The town of Eumundi is well known for the huge and diverse Eumundi market, an ever growing market encompassing local artists, craft, produce and more. Originally it was all outdoor stalls but developments in recent years have expanded the market area including some undercover options.
The town has bars and cafes to stop and relax if you want somewhere to stop for a while or grab something from the market itself and you’ll find plenty of places to sit on the grassy banks. There are regular events here too, one we really enjoyed is the Eumundi body art festival.
Just 15 minutes away is the Noosa Botanical Gardens on the shores of Lake Mackenzie and Eumundi is on the way to Noosa so the two can be easily combined into a day trip,
19. Mary Cairncross Reserve
In the Blackall ranges on the Sunshine Coast you will find the Mary Cairncross conservation park around 90 km from Brisbane. There are 55 hectares of sub-tropical rainforest on the mountain here and a well developed walking path and boardwalk in parts. Despite that it’s an excellent spot from seeing local wildlife including birds, pademelons a small marsupial in the kangaroo family and even the endangered mountain crayfish, a blue coloured found only in a couple of mountain ranges around here above 240 metres.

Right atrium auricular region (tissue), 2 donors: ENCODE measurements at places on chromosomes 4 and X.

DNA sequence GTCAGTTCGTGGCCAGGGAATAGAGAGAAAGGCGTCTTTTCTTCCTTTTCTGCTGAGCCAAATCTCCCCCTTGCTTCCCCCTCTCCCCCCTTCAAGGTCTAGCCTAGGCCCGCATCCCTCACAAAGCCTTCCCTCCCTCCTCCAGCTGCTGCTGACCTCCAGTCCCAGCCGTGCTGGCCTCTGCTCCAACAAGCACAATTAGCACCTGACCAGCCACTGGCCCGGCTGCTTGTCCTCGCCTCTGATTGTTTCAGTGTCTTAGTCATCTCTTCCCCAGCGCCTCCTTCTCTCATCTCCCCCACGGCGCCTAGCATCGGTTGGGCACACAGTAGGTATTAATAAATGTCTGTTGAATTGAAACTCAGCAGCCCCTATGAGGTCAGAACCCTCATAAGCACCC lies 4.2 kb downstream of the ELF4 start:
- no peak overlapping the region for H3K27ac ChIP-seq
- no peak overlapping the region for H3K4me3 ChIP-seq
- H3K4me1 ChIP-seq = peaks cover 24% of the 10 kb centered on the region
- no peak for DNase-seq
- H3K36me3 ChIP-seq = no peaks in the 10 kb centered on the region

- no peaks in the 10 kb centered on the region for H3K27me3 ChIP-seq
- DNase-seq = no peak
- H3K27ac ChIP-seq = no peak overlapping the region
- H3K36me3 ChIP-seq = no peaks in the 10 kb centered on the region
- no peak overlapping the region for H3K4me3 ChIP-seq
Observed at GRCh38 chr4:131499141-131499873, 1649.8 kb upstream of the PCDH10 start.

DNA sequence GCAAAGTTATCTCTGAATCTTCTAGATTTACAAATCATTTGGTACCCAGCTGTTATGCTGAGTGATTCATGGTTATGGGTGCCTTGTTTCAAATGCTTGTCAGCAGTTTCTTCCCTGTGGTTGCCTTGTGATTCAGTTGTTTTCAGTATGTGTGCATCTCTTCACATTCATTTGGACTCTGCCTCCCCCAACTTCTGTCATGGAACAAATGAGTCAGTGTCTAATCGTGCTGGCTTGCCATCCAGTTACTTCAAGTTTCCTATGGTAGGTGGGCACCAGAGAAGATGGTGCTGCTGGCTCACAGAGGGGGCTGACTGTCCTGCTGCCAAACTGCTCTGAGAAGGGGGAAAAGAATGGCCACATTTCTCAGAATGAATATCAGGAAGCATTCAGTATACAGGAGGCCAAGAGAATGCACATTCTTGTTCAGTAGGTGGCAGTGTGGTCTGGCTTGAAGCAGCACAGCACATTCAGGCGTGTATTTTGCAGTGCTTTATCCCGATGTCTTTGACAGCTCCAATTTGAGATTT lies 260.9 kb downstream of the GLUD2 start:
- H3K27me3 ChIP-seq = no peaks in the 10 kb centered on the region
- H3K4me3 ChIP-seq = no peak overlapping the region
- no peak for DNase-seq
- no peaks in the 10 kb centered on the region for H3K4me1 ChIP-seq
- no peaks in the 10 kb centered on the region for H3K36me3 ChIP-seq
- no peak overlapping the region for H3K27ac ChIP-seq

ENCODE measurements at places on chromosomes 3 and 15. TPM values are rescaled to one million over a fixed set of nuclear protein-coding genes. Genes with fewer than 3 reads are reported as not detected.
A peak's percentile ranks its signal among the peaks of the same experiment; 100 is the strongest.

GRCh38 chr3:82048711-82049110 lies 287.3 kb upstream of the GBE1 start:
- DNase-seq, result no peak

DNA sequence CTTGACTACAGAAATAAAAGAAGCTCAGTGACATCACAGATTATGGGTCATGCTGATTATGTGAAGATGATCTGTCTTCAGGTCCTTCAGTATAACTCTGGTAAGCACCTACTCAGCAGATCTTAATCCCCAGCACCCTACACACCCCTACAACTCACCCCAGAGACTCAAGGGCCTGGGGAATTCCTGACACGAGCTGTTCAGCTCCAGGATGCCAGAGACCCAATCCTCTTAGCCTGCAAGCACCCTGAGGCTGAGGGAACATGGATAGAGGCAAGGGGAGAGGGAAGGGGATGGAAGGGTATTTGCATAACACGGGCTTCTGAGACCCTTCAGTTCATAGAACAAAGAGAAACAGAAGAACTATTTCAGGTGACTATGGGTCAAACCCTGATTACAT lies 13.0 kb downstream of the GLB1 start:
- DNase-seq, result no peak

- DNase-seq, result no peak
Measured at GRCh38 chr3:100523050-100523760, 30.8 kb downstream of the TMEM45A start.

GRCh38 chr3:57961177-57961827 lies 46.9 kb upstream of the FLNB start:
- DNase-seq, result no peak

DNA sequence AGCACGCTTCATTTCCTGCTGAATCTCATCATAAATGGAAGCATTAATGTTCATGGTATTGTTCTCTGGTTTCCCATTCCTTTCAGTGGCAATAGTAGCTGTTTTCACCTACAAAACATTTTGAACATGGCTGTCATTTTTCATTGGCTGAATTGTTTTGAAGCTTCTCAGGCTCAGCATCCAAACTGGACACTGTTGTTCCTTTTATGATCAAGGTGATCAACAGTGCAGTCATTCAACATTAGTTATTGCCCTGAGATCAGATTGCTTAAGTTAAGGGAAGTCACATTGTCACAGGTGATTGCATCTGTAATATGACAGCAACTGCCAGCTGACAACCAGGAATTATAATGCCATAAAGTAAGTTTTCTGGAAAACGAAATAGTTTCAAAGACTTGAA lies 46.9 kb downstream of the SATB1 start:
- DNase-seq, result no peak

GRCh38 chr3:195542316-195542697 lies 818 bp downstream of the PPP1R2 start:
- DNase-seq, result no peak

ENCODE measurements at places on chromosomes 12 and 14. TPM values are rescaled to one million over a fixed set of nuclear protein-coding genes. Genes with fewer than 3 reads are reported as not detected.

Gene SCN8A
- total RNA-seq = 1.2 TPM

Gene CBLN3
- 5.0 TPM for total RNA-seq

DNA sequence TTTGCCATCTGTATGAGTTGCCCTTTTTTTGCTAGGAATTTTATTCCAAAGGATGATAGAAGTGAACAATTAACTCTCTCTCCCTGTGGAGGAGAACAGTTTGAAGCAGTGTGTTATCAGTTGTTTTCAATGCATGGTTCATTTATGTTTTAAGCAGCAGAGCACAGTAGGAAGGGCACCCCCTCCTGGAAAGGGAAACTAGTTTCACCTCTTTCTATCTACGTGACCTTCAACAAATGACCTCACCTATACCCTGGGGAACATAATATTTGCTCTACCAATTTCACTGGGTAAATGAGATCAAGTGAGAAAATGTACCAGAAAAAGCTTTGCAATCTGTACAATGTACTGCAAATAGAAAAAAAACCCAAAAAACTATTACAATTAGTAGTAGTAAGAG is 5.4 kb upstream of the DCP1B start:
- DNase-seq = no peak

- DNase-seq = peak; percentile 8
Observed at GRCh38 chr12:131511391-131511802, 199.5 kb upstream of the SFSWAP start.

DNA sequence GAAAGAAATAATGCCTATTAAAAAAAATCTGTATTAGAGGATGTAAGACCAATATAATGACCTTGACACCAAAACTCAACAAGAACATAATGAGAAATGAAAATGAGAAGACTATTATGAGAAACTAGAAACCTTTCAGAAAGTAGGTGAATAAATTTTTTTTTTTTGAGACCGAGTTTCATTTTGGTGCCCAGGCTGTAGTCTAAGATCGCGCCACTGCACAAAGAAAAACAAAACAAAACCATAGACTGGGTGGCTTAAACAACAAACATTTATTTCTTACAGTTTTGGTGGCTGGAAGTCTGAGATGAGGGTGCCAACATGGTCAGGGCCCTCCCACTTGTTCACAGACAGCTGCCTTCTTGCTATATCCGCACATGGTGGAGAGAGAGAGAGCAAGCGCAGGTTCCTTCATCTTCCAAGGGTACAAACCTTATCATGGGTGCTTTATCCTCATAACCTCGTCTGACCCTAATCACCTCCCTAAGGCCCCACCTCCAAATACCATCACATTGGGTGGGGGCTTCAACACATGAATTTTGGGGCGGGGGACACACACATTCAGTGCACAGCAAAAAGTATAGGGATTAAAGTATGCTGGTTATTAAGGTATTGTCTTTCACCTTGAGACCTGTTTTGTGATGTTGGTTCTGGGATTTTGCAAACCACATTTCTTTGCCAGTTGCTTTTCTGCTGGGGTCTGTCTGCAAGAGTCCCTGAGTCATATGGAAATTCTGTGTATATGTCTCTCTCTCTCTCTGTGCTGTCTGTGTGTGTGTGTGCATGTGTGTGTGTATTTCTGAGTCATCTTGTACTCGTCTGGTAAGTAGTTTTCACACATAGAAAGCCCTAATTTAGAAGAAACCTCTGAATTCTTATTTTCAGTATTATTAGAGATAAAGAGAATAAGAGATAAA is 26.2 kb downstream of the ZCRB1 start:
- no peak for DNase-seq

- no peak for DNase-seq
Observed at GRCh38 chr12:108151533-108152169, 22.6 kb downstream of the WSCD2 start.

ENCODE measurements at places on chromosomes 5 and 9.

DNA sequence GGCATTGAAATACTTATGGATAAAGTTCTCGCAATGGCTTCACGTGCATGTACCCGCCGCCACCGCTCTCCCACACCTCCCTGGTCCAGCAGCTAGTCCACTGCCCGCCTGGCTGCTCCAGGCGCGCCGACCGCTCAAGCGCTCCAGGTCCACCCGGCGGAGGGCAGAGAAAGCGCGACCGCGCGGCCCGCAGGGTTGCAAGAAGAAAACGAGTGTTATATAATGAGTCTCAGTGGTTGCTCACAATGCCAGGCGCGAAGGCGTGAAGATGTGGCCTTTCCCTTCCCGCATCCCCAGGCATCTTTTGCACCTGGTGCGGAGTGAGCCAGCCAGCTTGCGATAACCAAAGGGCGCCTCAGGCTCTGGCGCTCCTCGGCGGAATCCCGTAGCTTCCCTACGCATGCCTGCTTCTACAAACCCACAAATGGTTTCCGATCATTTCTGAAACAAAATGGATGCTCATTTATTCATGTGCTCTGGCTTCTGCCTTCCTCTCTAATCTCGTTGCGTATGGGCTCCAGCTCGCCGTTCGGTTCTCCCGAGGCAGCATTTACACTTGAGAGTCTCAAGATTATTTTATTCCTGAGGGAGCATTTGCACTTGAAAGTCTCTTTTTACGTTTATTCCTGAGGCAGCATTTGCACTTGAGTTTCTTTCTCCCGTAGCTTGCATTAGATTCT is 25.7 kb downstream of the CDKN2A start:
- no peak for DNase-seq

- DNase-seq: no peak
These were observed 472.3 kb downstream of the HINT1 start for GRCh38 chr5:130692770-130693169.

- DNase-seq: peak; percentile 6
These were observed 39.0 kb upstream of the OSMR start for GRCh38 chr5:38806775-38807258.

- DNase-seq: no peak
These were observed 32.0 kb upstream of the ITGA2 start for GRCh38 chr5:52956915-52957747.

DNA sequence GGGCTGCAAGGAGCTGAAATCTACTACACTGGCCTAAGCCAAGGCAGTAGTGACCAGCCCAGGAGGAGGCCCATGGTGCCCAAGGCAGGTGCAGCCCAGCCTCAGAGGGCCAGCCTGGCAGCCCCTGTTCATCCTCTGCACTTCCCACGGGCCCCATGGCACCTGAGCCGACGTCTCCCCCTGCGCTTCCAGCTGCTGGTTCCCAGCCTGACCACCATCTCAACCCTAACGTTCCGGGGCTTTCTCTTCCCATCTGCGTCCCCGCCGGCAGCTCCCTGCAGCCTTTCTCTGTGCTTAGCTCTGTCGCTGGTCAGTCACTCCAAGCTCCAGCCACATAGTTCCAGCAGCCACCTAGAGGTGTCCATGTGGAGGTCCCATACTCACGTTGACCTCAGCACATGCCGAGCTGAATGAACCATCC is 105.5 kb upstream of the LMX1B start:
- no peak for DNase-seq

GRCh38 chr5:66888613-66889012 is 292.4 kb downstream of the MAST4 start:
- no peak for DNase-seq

In addition to the walkway you’ll find parklands, BBQ and picnic facilities an information centre and cafe. A visit here is ideal to combine with exploring the mountain villages of Maleny and Montville.
20. Southern Gold Coast beaches
With 66km of stunning Gold Coast beaches it’s going to take a lot of time to visit them all so it’s necessary to make some choices to narrow it down. The attraction of the southern Gold Coast beaches including Burleigh, Currumbin, Tugan and Kirra are that they are a little less developed and quieter than the northern beaches.
They are all strikingly beautiful surf beaches with wide white sandy stretches, many have dune areas and others have lagoon, mangrove and creeks heading inland.
21. Obi Obi Gorge
The Obi Obi gorge is a diverse natural area on the Sunshine Coast near Maleny. It’s located next to the Baroon Pocket Dam and from here you can take a 7 km return walk on the Baroon Lookout track, the views from the track are fabulous and you generally see diverse birdlife along the track. Not far from the car park there’s a detour down to the gorge and swimming hole. Another alternative is rock-hopping along the gorge but be prepared to get wet in parts.
The are picnic and BBQ facilities nearby at the lake edge and across the dam wall or head back up the road into Maleny for a variety of cafe options.
22. Byron Bay
Byron Bay is a 2 hour drive from Brisbane and I have to admit I do prefer to stay down there for a night or two when we go but we’ve done it as a day trip several times with friends and visitors and if that’s what works for your itinerary then I’d definitely make this trip for the day, you can see and do plenty in that time.